This is something you should strongly consider. Yes, times are tight, but the 10% taken out of each unemployment check could be much less of a burden than a lump sum tax payment due at the beginning of next year…and who knows what challenges lie ahead of us?
More Tax Tips for the Unemployed
During this difficult time, you want to make sure tax laws work in YOUR favor. Here are a few more tips you need to know while you’re between jobs.
File Your Tax Return
You spent most of the year out of work. Filing a tax return may be one of the last things on your mind. But, yes, you still need to file an income tax return come next April. If your annual income (with unemployment benefits) is more than $12,200 for a single filer—or $24,400 for joint filers under 65—you must file your tax return.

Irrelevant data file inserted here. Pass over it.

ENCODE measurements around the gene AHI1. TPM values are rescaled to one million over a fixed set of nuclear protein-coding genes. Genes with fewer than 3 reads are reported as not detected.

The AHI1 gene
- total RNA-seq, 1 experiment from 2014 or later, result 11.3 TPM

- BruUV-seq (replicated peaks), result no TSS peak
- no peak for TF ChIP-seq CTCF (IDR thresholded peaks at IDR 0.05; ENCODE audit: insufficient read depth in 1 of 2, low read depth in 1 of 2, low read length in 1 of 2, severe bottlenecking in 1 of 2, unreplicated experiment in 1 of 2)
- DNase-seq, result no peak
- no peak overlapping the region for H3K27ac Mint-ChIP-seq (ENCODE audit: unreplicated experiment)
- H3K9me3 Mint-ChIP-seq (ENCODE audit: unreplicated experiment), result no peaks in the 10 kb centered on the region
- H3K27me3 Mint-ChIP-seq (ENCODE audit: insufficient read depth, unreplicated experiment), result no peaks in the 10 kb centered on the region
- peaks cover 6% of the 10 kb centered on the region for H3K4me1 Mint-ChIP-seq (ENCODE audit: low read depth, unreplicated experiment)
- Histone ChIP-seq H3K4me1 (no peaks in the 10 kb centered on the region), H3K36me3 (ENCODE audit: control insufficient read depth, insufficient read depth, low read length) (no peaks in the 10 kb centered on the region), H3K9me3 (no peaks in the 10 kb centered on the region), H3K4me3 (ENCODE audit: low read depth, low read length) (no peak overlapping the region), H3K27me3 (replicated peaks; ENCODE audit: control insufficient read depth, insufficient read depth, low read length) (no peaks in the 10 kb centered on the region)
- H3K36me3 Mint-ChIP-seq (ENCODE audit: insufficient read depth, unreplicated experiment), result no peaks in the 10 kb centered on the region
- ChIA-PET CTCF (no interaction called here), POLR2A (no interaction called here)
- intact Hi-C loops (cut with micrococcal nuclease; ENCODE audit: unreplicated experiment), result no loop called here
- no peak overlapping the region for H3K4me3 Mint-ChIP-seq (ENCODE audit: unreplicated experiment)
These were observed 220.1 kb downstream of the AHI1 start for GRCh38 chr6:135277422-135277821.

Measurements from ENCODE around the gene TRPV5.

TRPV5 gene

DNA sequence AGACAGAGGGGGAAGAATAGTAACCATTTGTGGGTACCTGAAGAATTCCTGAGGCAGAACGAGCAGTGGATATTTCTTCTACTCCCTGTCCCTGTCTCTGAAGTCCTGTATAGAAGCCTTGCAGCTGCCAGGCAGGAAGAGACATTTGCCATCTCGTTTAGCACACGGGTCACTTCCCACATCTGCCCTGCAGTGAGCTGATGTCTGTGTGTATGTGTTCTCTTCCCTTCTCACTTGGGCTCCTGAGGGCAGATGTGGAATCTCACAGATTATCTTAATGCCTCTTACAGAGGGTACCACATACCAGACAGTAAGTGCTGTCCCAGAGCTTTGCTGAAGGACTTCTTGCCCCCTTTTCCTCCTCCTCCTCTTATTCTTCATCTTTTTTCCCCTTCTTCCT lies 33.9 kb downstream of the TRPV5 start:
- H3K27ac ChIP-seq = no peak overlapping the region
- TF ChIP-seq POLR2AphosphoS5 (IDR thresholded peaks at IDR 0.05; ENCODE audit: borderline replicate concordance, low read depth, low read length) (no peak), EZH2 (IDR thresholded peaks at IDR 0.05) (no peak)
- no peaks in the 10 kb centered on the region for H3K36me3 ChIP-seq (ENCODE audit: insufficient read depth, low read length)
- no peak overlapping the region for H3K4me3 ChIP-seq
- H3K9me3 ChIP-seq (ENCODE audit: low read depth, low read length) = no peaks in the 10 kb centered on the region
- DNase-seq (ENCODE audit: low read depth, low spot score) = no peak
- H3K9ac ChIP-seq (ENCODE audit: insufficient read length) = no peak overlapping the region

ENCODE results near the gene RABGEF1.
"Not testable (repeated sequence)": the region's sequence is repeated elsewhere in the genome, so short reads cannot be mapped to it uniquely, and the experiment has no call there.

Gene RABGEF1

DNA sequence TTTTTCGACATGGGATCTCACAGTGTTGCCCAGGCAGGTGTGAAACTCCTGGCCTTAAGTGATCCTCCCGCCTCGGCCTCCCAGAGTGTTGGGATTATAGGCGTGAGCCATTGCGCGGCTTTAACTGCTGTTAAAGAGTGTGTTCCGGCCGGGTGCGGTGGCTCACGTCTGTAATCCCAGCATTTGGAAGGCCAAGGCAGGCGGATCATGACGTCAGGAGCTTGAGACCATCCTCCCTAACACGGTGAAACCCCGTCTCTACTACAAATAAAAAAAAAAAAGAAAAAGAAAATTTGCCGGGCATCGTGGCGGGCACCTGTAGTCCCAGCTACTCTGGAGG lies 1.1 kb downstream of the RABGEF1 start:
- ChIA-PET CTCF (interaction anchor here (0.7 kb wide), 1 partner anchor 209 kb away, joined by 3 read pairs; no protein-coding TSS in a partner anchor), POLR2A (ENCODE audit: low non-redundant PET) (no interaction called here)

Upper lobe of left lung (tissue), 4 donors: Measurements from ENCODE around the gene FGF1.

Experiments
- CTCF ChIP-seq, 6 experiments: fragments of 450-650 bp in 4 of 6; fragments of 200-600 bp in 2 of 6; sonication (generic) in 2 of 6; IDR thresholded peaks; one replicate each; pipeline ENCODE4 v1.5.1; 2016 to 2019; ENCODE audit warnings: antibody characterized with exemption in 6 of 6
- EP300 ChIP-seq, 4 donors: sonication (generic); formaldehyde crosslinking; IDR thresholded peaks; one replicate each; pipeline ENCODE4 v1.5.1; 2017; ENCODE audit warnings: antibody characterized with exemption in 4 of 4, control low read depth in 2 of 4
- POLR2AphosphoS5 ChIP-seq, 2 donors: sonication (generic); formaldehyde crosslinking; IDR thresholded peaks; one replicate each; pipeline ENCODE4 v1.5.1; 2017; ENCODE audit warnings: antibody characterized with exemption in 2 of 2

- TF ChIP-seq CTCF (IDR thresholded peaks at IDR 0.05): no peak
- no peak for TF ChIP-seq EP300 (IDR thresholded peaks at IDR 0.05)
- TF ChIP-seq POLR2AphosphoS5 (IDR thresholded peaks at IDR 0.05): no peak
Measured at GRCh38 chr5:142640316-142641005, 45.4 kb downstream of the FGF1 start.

This is a necessary step. Not filing your taxes could lead to even more expenses—including penalties and interest—which quickly add up when you’re already struggling to make end’s meet.
Also, plan on filing your taxes early. Those who lost jobs—especially good paying ones—may move into a lower tax bracket. In fact, the withholdings from your former job may be too high for your current tax bracket. This means a better tax refund to assist with any mounting expenses.
Take Advantage of Government Benefits
You’ve worked hard all your life. You paid your dues. Accepting “handouts” may seem a little demeaning. If you’re unemployed and struggling to find new work, don’t feel too proud to take advantage of the programs designed exactly for people in your situation.
After all, the taxes you paid while working helped to fund these benefits. This includes:
- Access to affordable health insurance